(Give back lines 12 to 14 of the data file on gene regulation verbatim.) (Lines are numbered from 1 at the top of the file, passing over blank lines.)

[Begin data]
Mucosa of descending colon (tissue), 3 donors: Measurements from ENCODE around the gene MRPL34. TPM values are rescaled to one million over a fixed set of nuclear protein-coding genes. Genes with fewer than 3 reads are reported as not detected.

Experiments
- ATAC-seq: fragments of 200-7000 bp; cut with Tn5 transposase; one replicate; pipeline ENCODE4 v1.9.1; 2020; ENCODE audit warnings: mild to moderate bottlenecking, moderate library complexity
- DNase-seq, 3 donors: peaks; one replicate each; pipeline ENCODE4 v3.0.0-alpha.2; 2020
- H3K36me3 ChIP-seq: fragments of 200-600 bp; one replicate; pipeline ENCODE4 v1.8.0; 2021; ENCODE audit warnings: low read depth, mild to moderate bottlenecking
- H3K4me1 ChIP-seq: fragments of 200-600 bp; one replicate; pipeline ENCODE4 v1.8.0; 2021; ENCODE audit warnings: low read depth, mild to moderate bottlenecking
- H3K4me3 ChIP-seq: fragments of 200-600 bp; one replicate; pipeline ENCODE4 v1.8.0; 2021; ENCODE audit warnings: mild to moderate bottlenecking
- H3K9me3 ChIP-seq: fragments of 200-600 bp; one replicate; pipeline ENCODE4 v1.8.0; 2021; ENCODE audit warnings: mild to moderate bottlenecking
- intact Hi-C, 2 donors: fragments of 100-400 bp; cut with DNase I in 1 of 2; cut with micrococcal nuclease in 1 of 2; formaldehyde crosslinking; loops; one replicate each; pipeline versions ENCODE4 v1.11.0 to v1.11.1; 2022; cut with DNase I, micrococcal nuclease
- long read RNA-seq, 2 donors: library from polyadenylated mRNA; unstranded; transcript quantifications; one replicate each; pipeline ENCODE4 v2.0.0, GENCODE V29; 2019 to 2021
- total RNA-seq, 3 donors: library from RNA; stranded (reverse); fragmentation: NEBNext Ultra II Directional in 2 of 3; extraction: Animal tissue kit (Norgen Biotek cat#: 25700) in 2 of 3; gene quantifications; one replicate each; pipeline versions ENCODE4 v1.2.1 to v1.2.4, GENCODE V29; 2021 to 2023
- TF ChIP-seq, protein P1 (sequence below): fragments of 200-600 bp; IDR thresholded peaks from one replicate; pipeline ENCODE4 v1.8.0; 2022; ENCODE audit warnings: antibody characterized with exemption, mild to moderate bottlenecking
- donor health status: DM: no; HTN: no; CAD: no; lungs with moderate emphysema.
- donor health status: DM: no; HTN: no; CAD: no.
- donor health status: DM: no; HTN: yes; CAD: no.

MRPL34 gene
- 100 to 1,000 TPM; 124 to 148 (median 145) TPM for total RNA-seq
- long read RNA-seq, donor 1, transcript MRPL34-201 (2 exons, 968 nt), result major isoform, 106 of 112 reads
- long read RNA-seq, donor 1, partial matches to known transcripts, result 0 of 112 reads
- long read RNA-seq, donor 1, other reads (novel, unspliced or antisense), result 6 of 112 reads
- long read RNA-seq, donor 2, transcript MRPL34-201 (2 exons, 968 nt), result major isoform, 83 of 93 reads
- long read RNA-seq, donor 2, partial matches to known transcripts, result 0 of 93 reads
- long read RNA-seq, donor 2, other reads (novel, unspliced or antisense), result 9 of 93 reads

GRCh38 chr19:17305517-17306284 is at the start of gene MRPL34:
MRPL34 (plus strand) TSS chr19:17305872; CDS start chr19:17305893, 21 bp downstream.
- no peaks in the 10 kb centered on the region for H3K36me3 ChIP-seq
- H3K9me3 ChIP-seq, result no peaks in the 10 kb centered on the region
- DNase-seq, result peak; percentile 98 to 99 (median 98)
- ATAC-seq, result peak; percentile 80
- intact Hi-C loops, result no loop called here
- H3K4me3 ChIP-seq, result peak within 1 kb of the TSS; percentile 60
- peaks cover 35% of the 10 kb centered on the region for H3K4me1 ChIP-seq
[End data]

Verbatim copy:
- TF ChIP-seq, protein P1 (sequence below): fragments of 200-600 bp; IDR thresholded peaks from one replicate; pipeline ENCODE4 v1.8.0; 2022; ENCODE audit warnings: antibody characterized with exemption, mild to moderate bottlenecking
- donor health status: DM: no; HTN: no; CAD: no; lungs with moderate emphysema.
- donor health status: DM: no; HTN: no; CAD: no.